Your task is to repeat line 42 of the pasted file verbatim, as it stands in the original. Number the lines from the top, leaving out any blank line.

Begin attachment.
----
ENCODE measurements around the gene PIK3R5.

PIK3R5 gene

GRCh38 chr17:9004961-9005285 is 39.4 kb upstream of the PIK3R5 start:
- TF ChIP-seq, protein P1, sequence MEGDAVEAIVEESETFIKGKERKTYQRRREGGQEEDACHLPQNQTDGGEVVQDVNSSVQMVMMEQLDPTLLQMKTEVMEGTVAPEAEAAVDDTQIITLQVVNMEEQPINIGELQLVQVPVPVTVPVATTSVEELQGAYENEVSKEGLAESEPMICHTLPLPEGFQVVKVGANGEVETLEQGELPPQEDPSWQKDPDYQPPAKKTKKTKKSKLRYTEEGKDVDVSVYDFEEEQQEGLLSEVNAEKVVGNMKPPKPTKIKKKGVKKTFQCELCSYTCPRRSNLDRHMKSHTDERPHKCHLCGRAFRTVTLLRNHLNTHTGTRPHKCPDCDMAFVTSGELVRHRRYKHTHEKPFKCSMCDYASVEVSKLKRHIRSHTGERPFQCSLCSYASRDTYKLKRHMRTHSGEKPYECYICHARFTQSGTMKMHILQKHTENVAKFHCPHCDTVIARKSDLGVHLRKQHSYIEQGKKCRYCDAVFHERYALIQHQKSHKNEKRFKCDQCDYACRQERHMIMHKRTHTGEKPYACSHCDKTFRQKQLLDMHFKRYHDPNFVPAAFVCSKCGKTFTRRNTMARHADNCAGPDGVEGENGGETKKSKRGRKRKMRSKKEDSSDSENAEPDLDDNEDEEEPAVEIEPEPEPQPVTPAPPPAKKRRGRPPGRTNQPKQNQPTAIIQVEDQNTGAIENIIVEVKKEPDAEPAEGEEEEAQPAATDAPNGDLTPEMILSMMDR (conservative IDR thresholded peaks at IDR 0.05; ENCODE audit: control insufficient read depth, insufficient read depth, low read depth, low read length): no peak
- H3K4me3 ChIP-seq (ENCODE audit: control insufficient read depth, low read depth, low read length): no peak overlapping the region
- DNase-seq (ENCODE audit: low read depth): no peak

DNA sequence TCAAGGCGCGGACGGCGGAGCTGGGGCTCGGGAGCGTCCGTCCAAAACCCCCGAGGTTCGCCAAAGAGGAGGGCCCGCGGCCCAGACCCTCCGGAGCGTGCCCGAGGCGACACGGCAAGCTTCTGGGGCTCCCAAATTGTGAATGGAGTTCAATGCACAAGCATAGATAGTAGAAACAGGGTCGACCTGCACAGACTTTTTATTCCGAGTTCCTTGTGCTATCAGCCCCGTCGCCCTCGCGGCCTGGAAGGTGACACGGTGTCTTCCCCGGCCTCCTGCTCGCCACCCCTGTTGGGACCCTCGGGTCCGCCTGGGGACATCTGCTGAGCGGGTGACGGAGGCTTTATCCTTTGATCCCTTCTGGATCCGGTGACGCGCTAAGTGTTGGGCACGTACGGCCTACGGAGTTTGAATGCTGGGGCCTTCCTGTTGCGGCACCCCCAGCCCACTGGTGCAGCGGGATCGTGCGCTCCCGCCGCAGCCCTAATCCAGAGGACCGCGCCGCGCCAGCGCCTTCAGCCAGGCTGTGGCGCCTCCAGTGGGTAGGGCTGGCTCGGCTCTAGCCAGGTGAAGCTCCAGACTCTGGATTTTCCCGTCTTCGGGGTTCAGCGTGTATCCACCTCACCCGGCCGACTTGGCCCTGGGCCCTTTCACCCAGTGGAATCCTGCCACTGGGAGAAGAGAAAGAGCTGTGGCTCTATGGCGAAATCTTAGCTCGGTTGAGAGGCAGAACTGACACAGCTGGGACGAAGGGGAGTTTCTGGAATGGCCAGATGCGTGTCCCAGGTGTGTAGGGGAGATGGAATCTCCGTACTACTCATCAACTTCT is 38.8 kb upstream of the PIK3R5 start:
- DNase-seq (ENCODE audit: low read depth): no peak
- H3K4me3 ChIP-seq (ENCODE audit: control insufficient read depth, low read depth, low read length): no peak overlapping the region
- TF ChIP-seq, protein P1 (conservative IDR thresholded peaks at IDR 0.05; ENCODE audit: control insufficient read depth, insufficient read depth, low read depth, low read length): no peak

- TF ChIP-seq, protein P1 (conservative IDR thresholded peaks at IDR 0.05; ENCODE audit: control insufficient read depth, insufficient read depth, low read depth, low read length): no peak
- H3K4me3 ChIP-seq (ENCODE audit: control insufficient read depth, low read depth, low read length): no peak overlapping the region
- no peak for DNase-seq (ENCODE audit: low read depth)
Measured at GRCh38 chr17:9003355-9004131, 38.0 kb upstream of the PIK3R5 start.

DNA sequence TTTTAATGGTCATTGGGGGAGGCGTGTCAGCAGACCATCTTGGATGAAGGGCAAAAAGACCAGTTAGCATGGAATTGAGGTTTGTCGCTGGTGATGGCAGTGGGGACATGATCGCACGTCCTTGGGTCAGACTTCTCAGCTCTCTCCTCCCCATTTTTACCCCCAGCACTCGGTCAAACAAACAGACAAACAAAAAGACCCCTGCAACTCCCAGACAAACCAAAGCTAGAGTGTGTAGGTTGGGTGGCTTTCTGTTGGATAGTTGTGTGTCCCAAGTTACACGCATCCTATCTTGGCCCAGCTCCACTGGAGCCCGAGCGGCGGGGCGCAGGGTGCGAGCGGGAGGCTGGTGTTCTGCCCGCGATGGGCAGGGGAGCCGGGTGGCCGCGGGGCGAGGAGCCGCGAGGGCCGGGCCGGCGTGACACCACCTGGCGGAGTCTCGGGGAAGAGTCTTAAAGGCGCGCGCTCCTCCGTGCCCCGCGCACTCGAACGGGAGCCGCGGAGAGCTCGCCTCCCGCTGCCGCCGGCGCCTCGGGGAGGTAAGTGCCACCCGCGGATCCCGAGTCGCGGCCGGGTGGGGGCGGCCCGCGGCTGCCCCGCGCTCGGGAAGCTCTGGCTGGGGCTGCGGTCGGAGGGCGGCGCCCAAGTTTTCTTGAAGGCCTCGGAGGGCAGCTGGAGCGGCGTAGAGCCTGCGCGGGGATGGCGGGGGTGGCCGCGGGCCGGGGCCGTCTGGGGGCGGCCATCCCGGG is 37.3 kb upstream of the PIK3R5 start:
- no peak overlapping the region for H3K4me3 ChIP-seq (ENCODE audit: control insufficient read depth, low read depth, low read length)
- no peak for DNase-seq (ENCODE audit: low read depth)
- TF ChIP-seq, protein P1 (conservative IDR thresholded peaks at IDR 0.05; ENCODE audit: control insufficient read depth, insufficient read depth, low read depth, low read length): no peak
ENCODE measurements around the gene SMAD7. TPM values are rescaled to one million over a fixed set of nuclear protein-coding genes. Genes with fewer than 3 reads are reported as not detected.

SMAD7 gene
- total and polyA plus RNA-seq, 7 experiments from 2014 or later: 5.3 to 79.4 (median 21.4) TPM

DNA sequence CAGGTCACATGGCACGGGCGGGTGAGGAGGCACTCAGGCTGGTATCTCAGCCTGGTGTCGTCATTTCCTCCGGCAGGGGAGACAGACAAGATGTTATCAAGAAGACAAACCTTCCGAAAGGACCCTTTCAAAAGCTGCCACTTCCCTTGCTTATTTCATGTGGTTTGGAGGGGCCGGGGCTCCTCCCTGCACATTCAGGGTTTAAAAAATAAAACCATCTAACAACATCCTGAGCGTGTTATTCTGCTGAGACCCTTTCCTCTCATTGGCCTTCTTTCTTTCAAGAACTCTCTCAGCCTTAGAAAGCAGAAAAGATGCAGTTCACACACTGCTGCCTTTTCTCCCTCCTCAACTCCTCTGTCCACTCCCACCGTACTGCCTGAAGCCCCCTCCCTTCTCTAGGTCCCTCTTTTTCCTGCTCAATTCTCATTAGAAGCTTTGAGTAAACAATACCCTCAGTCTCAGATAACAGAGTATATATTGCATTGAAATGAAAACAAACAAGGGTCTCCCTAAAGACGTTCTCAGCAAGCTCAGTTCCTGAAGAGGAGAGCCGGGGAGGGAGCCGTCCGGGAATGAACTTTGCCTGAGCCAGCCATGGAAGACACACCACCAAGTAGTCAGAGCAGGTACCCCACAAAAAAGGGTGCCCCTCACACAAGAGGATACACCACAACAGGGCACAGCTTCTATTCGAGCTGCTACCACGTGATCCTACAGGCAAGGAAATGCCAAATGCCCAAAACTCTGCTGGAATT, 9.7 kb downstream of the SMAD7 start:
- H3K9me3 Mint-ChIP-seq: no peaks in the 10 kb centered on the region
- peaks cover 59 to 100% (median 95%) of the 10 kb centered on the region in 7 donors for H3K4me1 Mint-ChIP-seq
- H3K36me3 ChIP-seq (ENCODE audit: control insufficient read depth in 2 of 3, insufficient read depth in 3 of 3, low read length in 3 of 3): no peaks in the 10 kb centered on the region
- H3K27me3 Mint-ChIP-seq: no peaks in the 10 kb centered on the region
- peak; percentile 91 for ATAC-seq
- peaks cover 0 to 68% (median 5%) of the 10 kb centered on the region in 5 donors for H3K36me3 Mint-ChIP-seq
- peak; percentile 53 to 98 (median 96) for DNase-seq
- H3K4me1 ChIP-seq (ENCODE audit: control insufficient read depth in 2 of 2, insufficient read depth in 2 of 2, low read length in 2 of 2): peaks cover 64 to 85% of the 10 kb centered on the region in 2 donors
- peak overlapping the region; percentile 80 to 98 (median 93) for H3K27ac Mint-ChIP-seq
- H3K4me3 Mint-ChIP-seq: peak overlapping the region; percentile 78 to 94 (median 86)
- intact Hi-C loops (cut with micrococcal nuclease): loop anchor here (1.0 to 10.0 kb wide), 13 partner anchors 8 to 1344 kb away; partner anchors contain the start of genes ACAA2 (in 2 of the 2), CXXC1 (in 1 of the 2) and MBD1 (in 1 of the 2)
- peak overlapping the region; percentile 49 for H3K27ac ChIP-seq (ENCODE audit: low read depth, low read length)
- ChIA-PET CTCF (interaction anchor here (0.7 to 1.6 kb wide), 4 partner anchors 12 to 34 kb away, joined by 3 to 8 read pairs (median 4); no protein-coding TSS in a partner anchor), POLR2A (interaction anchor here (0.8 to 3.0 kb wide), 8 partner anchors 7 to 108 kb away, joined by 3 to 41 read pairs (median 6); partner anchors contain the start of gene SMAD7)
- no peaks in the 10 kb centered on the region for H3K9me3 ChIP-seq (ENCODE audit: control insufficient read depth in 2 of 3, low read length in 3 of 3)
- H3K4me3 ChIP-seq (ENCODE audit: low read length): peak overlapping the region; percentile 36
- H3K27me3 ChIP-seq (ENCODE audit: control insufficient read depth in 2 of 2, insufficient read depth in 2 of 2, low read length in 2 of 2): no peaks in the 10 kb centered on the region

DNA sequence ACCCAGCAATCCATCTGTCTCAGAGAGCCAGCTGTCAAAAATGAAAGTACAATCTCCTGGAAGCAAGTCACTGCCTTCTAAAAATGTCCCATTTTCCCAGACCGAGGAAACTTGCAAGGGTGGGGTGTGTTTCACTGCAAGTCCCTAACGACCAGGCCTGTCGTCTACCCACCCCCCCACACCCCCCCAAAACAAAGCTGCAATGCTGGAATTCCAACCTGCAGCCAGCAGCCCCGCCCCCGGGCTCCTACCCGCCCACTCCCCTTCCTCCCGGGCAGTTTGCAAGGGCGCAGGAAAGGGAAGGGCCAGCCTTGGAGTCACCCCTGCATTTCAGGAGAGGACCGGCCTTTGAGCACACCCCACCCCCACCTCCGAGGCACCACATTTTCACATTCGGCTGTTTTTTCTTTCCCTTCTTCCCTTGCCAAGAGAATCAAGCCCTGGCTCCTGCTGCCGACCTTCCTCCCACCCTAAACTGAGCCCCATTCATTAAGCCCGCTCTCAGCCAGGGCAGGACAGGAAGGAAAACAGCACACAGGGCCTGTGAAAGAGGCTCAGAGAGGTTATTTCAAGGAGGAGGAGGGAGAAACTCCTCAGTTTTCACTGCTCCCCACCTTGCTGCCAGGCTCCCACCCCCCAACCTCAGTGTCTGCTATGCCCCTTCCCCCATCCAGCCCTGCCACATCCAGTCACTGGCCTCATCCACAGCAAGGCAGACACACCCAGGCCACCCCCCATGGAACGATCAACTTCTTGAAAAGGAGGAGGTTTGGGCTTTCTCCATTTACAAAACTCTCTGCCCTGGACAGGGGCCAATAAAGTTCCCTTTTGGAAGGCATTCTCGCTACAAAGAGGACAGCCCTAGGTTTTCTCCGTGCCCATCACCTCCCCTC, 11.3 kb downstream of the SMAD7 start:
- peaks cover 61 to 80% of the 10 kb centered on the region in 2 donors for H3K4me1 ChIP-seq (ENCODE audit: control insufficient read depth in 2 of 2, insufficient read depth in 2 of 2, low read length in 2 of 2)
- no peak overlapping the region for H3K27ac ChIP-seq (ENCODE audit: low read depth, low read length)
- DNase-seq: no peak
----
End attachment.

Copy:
- DNase-seq: no peak